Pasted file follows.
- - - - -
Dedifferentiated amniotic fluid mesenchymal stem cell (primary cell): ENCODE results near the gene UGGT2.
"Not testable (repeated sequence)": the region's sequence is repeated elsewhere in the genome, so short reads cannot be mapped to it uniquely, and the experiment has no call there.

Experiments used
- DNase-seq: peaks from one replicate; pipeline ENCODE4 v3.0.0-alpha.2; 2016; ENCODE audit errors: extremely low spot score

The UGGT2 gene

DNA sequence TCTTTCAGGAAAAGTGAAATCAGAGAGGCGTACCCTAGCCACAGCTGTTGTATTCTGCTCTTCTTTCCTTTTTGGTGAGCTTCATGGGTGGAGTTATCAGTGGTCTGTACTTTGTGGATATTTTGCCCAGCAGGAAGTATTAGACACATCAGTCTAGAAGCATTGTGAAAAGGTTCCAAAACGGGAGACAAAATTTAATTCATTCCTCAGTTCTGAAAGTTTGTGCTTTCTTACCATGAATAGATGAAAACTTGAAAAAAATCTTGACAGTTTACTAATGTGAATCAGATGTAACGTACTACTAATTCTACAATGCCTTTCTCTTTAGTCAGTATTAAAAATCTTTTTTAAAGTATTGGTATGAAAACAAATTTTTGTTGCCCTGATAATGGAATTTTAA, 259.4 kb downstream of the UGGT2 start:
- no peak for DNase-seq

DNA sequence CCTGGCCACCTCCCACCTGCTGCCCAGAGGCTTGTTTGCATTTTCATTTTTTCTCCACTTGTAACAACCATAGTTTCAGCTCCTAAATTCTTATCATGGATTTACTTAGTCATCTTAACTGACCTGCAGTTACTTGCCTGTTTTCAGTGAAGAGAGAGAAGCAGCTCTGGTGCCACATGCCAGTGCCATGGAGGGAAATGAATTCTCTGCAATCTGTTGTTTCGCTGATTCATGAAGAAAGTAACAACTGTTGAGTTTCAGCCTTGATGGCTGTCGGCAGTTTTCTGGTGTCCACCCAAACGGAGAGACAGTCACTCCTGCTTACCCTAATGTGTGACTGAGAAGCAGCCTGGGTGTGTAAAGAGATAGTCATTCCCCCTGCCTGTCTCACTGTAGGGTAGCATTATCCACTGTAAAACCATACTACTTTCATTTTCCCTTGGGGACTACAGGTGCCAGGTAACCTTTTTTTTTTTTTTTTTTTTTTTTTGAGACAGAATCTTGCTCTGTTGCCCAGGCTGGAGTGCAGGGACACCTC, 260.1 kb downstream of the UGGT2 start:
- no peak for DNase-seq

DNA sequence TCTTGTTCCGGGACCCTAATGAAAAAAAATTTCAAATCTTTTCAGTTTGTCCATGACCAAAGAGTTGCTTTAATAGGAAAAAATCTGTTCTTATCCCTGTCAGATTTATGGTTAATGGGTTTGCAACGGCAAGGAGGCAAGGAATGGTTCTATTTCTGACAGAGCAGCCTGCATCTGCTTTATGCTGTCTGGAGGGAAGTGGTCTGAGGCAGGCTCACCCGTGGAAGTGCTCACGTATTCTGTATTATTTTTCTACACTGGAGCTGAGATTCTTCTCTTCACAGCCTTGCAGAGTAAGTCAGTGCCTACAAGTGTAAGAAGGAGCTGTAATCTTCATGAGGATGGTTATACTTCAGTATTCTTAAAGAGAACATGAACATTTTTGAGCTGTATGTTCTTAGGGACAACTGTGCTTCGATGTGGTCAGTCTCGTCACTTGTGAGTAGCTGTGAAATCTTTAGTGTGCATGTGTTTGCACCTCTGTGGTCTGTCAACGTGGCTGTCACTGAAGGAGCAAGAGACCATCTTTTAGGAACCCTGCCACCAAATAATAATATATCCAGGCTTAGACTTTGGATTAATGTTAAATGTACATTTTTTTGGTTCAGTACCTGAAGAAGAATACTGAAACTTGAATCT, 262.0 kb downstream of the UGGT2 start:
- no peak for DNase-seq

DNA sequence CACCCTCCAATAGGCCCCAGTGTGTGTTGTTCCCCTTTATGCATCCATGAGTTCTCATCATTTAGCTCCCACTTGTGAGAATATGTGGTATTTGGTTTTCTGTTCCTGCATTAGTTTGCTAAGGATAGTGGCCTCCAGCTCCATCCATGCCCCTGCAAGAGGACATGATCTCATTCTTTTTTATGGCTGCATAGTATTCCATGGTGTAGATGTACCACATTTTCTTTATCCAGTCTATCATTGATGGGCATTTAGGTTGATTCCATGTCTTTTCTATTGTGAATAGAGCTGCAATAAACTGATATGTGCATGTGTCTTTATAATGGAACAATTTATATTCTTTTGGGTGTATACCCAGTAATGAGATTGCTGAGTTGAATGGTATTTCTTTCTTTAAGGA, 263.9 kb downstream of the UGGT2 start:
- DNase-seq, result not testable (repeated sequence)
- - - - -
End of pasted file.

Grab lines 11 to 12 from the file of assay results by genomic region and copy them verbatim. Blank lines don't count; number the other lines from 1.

- no peak for DNase-seq

DNA sequence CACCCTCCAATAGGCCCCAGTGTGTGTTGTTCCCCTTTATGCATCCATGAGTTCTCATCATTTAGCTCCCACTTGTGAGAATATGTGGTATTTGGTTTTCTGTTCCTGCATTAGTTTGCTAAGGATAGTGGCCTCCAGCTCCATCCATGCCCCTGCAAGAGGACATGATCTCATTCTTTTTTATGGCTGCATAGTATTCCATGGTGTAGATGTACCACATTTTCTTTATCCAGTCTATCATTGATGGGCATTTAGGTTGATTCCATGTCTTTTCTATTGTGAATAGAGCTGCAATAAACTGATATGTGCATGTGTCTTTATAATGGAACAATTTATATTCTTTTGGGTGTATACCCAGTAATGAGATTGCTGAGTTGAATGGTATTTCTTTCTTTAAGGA, 263.9 kb downstream of the UGGT2 start: